Not recommended: The Best Cat In The World – The family immediately replaces their dead cat with a new kitten, revokes the old title of ‘The Best Cat In the World,’ and bestows it on some new upstart. Which isn’t just unhealthy and dismissive of the old relationship, but it feels a big F-you to the old cat.


  • Favorite: The Tenth Good Thing About Barney (5.5+)
  • Favorite: The Forever Dog – Validates how extremely painful it is when a pet dies – it hurts, hurts, hurts. I love that this story gives kids space to feel that way, and addresses how grief is real pain. Discusses the way we are together with a dead loved isn’t over, it’s just changed.
  • Favorite: I’ll Always Love You (Wilhelm) – The family dog grows old and passes away in her sleep. Her boy is comforted by the fact that they spent the time they had together well, and appreciated each other. Unlike the many off-putting books I’ve screened, the boy refuses to replace her with a new puppy, but instead chooses to donate her basket to another family’s puppy – which is utterly lovely.
  • Jasper’s Day – Creating a celebratory day for Jasper to give him a good farewell in a planned euthanization. Fine story, but dusty, bland illustrations might turn kids off. (Ages 3+)
  • A Dog like Jack – Meh. While this is validating to show kids that they are not alone in slowly watching an old dog fade and eventually die in his sleep, this book is just depressing. At least he doesn’t immediately replace him – but there are better books out there.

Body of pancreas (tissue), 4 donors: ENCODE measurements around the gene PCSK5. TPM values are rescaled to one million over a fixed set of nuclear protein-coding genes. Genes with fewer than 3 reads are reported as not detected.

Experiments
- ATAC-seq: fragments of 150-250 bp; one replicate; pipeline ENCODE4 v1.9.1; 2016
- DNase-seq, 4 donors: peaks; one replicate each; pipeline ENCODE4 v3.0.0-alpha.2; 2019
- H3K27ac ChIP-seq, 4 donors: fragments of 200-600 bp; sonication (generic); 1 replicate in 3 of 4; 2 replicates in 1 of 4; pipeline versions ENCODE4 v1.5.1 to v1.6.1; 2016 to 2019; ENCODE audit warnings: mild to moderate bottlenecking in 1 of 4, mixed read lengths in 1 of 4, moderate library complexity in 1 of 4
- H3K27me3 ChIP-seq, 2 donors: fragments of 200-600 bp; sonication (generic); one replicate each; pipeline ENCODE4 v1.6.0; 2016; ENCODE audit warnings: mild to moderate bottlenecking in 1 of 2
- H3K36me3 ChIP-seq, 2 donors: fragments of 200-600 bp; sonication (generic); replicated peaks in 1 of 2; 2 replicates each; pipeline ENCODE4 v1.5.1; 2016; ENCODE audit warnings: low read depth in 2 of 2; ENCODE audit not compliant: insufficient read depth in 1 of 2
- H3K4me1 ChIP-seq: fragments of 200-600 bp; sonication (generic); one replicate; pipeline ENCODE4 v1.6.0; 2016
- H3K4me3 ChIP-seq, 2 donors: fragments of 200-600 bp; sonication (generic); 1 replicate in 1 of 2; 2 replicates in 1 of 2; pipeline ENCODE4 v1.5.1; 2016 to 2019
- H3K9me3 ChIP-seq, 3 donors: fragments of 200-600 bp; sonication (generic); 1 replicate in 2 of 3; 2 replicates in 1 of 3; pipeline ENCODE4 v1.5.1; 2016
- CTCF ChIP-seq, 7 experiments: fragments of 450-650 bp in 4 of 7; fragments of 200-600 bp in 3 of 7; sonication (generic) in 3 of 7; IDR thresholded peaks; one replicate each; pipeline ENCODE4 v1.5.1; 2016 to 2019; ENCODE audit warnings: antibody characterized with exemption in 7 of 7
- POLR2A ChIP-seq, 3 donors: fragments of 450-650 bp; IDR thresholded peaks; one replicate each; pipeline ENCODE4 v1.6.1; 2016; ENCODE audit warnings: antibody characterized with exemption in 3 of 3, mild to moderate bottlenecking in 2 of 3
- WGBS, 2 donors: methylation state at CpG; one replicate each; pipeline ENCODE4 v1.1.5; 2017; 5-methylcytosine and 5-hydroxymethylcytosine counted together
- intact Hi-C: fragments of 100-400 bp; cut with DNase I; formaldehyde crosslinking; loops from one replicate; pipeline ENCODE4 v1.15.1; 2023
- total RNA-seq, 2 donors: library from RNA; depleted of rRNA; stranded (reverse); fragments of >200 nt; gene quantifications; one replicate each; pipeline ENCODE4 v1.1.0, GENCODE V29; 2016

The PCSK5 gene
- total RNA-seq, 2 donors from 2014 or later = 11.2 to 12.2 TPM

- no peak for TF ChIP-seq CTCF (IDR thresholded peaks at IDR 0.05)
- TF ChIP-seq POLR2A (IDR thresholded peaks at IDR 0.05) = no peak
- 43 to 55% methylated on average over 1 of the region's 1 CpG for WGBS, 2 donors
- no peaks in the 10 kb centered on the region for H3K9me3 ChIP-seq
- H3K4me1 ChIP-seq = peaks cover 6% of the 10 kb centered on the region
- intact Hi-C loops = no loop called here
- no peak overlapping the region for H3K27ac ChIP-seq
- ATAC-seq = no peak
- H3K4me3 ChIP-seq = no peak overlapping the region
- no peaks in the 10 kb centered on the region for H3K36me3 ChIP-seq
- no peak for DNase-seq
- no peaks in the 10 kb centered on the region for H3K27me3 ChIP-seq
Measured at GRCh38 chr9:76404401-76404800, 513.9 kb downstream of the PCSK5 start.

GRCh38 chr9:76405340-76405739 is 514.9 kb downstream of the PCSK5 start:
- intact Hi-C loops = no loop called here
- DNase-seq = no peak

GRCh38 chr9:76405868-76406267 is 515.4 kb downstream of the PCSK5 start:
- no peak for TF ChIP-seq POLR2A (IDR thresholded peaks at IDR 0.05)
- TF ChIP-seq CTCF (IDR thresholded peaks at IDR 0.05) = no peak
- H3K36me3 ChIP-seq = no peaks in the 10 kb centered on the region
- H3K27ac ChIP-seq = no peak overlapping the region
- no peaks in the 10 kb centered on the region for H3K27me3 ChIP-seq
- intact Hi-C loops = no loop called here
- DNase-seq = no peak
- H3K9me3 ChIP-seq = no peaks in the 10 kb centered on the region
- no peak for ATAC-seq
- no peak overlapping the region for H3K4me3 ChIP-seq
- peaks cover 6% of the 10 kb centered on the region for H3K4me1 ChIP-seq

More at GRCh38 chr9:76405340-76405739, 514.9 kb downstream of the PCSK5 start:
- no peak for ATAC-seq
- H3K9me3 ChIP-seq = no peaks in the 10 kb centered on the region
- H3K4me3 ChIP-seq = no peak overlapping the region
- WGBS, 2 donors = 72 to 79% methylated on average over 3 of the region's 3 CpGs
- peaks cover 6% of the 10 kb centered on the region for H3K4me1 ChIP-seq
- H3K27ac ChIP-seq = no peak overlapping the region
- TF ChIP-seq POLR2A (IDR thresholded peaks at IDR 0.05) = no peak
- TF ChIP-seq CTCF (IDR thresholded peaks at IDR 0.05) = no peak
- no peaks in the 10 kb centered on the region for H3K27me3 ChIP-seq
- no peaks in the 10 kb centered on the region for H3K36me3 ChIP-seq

• A Stone for Sascha – The dog’s death in this wordless book is tangential, as the story starts with the famliy grieving as they put Sascha to rest. The driving force behind the story is a sense of changing continuity, as an asteroid from the prehistoric era travels around the world, being used for various things, before coming to rest as a gift over Sascha’s grave. With no words to explain the blurry, detailed scenery, I have to admit it’s a chore to discuss as a read aloud, so stick with ages 5.5+, otherwise you’ll be answering questions well past bedtime.

Not recommended: Goodbye Lulu – her family replaces her immediately, as if she were a broken refrigerator they just dropped off at the dump. Also avoid The Rainbow Bridge, which is just reductive nonsense. Tell kids that heaven as a literal place in the sky where your pets and grandparents wait for you to kick it (so they can see you again) is creepy, misleading, and a lie. Do stories like this serve any purpose other than to allow cowardly parents to avoid explaining what death really is?


Next Up: Preparing Kids For The Death Of A Loved One

I’m working on it now – sign up for email notifications at the top of the page, and I’ll let you know when it’s ready.

Stay Curious, Stand Brave & Be Here Now

Learn how to help your kids work through pain and despair in our exclusive Patreon article: How to Talk About Hard Topics With Kids – Building Courage & Resilience.

Subscribe for as little as $5/month to get instant access to this post – plus way more.

Become a Patron!


edit SE0 snippets, keywords, categories, long-tail keyword, and link to this from living/nonliving post

You might also like:

Add Your Thoughts

This site uses Akismet to reduce spam. Learn how your comment data is processed.

This website uses cookies to improve your experience. Accept Read More

Skip to content